There's no doubt that fancy programs, luxurious campuses and other amenities can impact the cost of tuition. Also impacting overhead are sophisticated admissions campaigns so that colleges stay competitive with their Joneses, and public relations and marketing departments so that images stay polished.
But perhaps one of the most costly impacts on tuition has been the ballooning of administrative staff at colleges. Campuses have become bloated with layers of costly administrative personnel. According to the department of education, administrative positions on college campuses grew by 60% between 1993 - 2009. Likewise, seven figure salaries for college presidents and other high ranking administrative staff have become the norm and contributed to escalating costs. It used to be that college presidents were frumpy academics. But like the sophisticated college industries they run, college presidents are now more CEO and polished public figure, less limelight-shy professor. Overall, faculty salaries have stayed fairly stagnant, while big-buck presidents and their staff have continued to command sky-high salaries.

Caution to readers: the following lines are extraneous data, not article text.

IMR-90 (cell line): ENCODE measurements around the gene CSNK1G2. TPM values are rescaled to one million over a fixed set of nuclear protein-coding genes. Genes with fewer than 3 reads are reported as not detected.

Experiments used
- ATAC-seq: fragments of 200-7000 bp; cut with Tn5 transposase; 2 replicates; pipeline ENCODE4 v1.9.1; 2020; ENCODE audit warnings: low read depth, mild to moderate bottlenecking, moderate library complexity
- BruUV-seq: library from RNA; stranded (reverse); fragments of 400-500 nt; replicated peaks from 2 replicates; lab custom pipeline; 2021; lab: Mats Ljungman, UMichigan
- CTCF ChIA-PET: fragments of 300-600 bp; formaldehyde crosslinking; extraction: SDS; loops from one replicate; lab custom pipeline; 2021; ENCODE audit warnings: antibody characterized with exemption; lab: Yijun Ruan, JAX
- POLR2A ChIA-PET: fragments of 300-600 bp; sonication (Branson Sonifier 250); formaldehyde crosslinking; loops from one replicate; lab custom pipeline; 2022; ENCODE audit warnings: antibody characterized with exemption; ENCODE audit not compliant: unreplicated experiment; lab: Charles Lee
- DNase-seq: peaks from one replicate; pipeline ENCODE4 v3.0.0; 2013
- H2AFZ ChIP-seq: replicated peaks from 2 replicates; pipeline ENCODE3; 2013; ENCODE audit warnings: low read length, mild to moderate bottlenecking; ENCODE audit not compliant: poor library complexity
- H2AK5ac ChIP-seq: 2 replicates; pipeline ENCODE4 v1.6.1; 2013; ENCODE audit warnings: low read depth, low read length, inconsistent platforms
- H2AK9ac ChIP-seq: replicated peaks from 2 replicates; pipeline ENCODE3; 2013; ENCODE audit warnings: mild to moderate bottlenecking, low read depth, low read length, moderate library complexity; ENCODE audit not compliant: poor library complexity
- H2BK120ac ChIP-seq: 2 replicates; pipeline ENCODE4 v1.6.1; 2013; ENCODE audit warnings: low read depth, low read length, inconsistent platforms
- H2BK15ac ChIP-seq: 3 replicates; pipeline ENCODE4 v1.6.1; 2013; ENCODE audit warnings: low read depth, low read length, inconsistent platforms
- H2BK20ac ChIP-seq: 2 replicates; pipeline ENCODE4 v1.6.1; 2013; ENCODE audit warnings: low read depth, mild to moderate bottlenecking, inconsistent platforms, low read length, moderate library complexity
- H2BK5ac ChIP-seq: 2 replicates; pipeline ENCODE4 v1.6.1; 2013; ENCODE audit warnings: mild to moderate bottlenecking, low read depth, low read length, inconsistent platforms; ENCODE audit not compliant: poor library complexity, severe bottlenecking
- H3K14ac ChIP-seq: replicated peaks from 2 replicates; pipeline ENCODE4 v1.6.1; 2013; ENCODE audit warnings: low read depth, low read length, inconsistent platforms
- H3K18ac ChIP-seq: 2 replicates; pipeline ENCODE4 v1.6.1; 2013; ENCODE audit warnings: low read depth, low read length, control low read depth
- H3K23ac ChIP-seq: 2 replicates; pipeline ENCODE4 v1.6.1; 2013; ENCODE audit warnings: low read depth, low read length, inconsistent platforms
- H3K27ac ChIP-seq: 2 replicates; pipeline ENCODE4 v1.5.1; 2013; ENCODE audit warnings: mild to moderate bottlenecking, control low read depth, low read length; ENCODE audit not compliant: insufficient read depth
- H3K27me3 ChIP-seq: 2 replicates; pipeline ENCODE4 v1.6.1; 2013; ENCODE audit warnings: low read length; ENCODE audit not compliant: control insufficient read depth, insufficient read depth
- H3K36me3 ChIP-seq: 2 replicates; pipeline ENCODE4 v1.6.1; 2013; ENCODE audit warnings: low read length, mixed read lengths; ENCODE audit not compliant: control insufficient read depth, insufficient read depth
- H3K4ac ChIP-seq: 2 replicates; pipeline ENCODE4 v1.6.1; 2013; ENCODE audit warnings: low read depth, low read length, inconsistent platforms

As for the impact of tuition discounts and the Federal Loan Program, unfortunately, they have not increased student enrollments, nor amounted to student success. The class of 2015 had the highest student load debt ever, and yes, the colleges take the hit. There is a correlation between every dollar provided for student aid and tuition increase.
How do we make college more affordable? One obvious and immediate area for improvement is a re-org of staff, reducing excessive administrative labor and running far more tight and lean organizations. Colleges have become incredibly inefficient, bureaucratic places. I also believe there should be more transparency in hiring, and caps on high ranking administrative salaries. As for providing student aid or tuition discounting, the answer is not to close the door to aspiring students, but to develop programs that invest in their successful outcomes.
It's not entirely clear why tuition has continued to rise. But as tuition costs continue to outpace inflation my feeling is that eventually the marketplace will speak. Currently we have a problem convincing young males that college is worth the investment and time - at present over 60% of the applicant pool is female. Like the real estate bubble, my sense is there will be an inevitable end to the college tuition bubble. It may not happen in a big burst, but in micro-bursts as more families make tuition a deciding factor and ask, is college worth it? When that happens, colleges will rightfully be tasked with figuring out not just what makes kids happy, but what they can afford. Forced to become more efficient and less greedy, colleges may finally embark on self reform, and importantly, tuition reform.